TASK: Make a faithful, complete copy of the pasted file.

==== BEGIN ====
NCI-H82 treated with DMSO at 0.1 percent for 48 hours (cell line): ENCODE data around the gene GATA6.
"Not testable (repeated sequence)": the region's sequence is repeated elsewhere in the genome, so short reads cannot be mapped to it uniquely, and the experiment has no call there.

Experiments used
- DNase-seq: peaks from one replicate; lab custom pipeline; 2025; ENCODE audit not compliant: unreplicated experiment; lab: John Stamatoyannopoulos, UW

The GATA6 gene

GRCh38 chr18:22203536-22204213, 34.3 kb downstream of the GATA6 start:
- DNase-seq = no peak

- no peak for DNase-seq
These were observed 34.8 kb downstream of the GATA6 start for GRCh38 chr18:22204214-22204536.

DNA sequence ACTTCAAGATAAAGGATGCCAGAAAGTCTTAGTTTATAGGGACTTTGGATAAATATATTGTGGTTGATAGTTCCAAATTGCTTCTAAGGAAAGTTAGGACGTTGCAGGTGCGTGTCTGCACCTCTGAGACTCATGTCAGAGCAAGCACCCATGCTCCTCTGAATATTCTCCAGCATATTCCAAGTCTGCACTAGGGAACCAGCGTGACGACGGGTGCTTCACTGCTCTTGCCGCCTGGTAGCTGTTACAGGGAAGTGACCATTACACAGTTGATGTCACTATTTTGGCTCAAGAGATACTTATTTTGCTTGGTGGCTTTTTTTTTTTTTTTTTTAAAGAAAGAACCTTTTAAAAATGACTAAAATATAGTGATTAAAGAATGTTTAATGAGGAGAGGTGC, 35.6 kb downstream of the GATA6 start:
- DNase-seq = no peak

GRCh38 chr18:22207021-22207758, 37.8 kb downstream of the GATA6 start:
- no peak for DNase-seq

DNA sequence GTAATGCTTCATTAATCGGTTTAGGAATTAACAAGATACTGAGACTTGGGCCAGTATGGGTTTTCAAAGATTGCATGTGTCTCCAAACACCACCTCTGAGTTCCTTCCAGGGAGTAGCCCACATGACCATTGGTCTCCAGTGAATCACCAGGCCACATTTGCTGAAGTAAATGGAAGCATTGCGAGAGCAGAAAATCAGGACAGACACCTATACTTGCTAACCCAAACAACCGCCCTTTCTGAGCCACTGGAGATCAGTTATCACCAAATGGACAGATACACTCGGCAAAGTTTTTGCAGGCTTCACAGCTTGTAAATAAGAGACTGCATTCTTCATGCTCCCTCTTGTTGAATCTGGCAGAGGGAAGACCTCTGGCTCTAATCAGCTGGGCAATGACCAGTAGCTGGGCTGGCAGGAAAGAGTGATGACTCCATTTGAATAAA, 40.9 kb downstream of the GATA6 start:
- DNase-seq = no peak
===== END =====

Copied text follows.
NCI-H82 treated with DMSO at 0.1 percent for 48 hours (cell line): ENCODE data around the gene GATA6.
"Not testable (repeated sequence)": the region's sequence is repeated elsewhere in the genome, so short reads cannot be mapped to it uniquely, and the experiment has no call there.

Experiments used
- DNase-seq: peaks from one replicate; lab custom pipeline; 2025; ENCODE audit not compliant: unreplicated experiment; lab: John Stamatoyannopoulos, UW

The GATA6 gene

GRCh38 chr18:22203536-22204213, 34.3 kb downstream of the GATA6 start:
- DNase-seq = no peak

- no peak for DNase-seq
These were observed 34.8 kb downstream of the GATA6 start for GRCh38 chr18:22204214-22204536.

DNA sequence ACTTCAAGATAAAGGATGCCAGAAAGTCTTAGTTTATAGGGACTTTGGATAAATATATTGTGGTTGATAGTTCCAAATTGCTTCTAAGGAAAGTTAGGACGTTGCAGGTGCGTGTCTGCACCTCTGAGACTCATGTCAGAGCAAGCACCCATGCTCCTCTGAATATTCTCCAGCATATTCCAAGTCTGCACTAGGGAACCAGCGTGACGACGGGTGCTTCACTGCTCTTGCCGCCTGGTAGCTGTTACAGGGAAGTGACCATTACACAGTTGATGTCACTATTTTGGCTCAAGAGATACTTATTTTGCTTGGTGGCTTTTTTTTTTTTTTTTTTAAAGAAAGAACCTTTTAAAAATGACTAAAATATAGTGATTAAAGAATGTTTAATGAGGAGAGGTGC, 35.6 kb downstream of the GATA6 start:
- DNase-seq = no peak

GRCh38 chr18:22207021-22207758, 37.8 kb downstream of the GATA6 start:
- no peak for DNase-seq

DNA sequence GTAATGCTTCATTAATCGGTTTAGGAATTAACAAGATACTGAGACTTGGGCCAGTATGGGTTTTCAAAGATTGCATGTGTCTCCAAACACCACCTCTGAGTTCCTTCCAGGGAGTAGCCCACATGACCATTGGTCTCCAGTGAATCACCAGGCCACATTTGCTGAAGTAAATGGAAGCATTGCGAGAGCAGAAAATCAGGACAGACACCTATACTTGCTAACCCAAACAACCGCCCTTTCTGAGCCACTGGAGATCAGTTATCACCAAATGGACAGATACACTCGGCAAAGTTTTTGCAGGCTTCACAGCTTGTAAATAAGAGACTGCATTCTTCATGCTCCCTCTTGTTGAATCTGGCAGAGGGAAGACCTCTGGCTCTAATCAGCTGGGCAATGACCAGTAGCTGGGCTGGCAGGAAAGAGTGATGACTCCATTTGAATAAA, 40.9 kb downstream of the GATA6 start:
- DNase-seq = no peak